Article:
MP3: Bat For Lashes – “Glass” (live)

Manic Street Preachers / Journal For Plague Lovers – I get the feeling that the Mercury jurors are all about the new and so the Manics’ best album in many years may get overlooked on account of its creators already being some degree of legend. And that would be a real shame because it also happens to be their most heartfelt album, perhaps ever, has a genuinely affecting backstory and frankly rocks like a mother.

Video: Manic Street Preachers – “Jackie Collins Existential Question Time”

Patrick Wolf / The Bachelor – I’m personally of the opinion that many of the accolades given to Bat For Lashes could also apply to Patrick Wolf, particularly his latest which currently ranks as one of my favourite records of the year, but don’t know how he’s generally rated critically in his homeland. I get the sense that his extravagant personality might work against him with some unable or unwilling to look past his flamboyant exterior to see the brilliance underneath. Their loss.

MP3: Patrick Wolf – “Vulture”

Micachu / Jewellery – I will fully admit this one is here as a bit of a hedge. I remain unsure if it’s a brilliant record or bollocks, but with every listen it steps more firmly in the direction of the former. If someone told me it was an utter long shot to make the list, I would agree and if someone else told me it was a lock, I would also agree. It perplexes me. Either way, I look forward to offering an “I told you so” if it is indeed nominated.

MP3: Micachu – “Lips”

Emmy The Great / First Love – There is no realistic way I expect Emmy’s debut to get a Mercury nomination. Yes, Laura Marling got a nod last year and came out of the same scene, but Emmy’s more cynical, sardonic approach doesn’t strike that same chord of timelessness that Marling’s does. But that said, and acknowledging that while First Love is very good it’s not fully representative of her at her best, I’m still exceedingly fond of the record and would love to see it get the boost that a nomination would provide.

MP3: Emmy The Great – “We Almost Had A Baby” (Simon Raymonde mix)

Fanfarlo / Reservoir – I don’t know sort of precedent there is for self-released records getting Mercury nominations are, but if we’re talking about worthy records based strictly on musical merit, I would think that this meticulously crafted piece of orchestral pop would get some serious consideration. It’s not groundbreaking or all that original, but it is lovely and lilting and makes me, at least, quite happy.

MP3: Fanfarlo – “I’m A Pilot”

So there’s my picks if I were allowed to decide half of the short list, and besides Bat For Lashes I don’t really expect any of them will make the cut – especially if you look at who the UK’s bookmakers are betting will win. I assume they’re basing their odds on things like sales, profile and critical buzz and have got it down to either Doves or Little Boots. The former I can understand, as they follow the slow and steady veteran model that got Elbow the big prize last year but whereas The Seldom Seen Kid was, in my opinion, a big leap forward for that band, Kingdom Of Rust doesn’t really set itself apart from its predecessors. As far as Little Boots goes, there’s no denying Hands is fun and catchy as all get out, but it seems a bit shallow to ordain as the best album in the kingdom. And looking at other frontrunners, I’ve already covered Bat For Lashes and am a bit perplexed to see La Roux rated so highly – her self-title has some high points but I find it pretty monotonous overall. Florence & The Machine’s Lungs I’ve not spent enough time with to render fair judgment.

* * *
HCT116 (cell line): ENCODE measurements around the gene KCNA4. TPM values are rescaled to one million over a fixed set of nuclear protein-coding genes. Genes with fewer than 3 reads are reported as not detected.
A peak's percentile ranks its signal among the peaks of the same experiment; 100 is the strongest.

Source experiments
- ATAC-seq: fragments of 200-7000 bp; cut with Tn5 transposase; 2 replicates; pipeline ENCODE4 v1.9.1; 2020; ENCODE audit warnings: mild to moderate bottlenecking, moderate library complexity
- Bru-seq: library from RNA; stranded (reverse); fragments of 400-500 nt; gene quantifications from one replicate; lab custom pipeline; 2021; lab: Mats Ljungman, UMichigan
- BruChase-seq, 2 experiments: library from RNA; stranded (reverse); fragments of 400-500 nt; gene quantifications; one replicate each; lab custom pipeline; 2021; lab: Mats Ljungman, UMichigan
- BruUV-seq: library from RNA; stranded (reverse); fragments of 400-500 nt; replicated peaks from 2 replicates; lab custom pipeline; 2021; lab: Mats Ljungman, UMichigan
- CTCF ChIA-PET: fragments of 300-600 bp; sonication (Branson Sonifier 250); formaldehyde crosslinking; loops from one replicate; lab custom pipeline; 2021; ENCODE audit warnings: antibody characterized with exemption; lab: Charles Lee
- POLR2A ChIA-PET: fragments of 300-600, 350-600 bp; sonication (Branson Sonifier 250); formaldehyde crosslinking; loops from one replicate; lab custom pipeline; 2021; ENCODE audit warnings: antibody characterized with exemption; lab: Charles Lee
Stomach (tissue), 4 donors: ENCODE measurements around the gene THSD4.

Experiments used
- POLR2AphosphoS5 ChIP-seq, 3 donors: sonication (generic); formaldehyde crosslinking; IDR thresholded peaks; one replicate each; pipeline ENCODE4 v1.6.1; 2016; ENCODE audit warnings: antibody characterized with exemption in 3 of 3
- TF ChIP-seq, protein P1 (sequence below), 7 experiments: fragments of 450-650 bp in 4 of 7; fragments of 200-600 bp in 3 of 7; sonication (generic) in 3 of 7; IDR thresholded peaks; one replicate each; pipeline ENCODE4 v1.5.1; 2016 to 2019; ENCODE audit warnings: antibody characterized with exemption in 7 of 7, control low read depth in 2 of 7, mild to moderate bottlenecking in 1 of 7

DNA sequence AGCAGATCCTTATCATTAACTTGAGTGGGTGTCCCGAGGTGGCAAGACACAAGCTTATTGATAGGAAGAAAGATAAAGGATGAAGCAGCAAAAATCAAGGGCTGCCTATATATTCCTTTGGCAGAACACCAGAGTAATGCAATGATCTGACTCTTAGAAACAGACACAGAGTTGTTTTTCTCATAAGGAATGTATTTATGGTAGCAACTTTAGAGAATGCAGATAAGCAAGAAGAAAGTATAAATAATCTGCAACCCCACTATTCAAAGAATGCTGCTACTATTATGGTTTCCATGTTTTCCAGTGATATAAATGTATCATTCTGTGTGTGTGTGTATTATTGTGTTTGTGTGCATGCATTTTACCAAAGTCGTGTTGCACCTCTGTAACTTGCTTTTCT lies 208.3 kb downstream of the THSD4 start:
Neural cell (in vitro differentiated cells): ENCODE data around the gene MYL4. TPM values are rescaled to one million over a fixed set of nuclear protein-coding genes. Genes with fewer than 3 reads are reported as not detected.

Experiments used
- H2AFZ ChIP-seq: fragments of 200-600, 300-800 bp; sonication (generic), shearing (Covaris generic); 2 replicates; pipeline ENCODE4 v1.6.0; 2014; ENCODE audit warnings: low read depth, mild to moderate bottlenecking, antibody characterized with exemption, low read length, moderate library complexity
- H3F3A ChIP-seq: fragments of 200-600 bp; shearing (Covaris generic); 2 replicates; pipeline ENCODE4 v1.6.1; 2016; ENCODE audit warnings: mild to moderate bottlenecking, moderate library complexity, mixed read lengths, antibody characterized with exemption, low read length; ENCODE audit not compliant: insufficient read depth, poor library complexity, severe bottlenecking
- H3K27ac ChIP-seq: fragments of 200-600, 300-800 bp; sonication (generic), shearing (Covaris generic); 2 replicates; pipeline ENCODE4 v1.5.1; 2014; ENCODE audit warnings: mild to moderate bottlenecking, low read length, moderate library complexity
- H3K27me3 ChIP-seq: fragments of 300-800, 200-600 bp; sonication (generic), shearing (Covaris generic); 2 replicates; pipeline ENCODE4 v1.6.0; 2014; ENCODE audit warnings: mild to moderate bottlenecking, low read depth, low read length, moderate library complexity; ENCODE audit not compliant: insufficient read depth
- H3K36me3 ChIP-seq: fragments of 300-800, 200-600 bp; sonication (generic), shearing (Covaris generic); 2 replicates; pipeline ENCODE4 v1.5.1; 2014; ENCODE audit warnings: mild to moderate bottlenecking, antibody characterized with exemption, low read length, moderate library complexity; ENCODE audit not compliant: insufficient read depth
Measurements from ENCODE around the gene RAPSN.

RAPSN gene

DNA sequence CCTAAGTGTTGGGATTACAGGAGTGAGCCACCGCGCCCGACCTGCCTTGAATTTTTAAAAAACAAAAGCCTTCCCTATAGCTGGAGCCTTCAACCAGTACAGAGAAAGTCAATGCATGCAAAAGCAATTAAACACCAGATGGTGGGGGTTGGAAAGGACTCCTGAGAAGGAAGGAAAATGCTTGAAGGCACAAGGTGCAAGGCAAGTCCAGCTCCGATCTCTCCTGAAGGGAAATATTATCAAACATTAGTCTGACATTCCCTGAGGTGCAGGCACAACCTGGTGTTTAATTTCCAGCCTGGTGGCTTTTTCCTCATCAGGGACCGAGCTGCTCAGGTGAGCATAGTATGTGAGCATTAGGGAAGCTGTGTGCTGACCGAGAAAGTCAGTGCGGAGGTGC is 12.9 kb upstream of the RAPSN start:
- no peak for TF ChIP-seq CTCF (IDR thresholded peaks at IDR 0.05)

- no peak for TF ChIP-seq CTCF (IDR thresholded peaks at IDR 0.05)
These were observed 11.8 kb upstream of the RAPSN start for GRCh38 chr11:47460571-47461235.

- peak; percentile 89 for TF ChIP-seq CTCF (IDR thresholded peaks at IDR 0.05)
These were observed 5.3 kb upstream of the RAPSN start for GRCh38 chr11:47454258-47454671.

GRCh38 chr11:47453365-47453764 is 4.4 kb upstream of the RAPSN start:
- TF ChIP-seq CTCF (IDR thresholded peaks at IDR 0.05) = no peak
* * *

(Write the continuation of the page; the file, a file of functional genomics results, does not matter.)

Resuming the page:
All will come clear next Tuesday, with the winner to be announced September 8, but until then the speculation is the fun part. The Line Of Best Fit, To Die By Your Side and Music Snobbery were also asked by the Beeb to compile their picks for the shortlist, Clash has made their predictions and The Quietus is pulling for The Horrors. If you’ve got an opinion of what should make the list or even win outright, chime in in the comments.

XFM is streaming a studio session with Bat For Lashes.

Bumpershine has an interview with Fanfarlo and is also giving away some CDs.

The Mirror and BBC have interviews with Florence Welch of Florence & The Machine.

Ms Lily Allen has a new video from It’s Not Me, It’s You.

Video: Lily Allen – “22”

NME has details on an upcoming re-release of Friendly Fires’ self-titled debut on August 31 which will include a new song, a disc or remixes and a live DVD. They play Lee’s Palace on August 10 and have a DJ gig at The Social later that night. Clash also has an interview with the band.

MP3: Friendly Fires – “Jump In The Pool”

Been waiting for this date to be confirmed for a little while now – Britrock prevails as The Twilight Sad, BrakesBrakesBrakes and We Were Promised Jetpacks hit the El Mocambo on October 10, tickets a mere $12. The Twilight Sad’s new album Forget The Night Ahead is out out September 22, BrakesBrakesBrakes’ Touchdown came out earlier this Spring and the Jetpacks debut These Four Walls hit stores last week.

MP3: The Twilight Sad – “Reflection Of The Television”
MP3: BrakesBrakesBrakes – “Don’t Take Me To Space (Man)”
MP3: We Were Promised Jetpacks – “Quiet Little Voices”

I missed this interview with Charlotte Hatherley at the Big Takeover website when it was originally posted back in May, but considering her new solo record New Colours isn’t due out till September at the earliest – maybe even October – I don’t think there’s any particular rush. But there is a new video!